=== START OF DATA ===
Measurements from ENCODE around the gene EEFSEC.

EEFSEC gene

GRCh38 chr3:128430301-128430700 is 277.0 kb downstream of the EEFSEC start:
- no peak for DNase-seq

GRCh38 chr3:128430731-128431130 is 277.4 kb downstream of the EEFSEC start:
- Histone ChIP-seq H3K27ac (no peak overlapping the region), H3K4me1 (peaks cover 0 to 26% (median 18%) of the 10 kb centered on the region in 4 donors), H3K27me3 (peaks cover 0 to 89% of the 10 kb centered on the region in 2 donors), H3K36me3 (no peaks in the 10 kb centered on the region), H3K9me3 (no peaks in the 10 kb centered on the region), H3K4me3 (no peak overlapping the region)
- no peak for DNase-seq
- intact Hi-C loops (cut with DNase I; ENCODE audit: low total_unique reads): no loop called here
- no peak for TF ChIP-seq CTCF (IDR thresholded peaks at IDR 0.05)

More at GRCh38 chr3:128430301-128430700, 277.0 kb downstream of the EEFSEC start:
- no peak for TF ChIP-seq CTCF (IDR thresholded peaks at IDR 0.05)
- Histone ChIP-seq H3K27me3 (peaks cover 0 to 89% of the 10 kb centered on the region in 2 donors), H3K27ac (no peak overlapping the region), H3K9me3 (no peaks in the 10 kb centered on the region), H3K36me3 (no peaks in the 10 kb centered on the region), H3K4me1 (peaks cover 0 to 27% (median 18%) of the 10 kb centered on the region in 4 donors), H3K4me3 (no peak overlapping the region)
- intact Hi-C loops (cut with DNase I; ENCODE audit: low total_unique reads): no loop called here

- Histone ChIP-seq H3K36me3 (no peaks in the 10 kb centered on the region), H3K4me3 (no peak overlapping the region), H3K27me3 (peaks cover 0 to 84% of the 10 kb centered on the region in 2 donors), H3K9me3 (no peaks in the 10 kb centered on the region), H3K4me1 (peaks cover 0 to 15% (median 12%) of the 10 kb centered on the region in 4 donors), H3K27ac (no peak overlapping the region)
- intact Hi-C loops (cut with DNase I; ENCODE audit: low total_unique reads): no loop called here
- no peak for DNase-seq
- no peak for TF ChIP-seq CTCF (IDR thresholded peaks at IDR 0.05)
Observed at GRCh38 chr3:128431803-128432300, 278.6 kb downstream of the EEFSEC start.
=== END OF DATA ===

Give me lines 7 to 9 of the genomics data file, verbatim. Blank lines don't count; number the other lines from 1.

- no peak for DNase-seq
- intact Hi-C loops (cut with DNase I; ENCODE audit: low total_unique reads): no loop called here
- no peak for TF ChIP-seq CTCF (IDR thresholded peaks at IDR 0.05)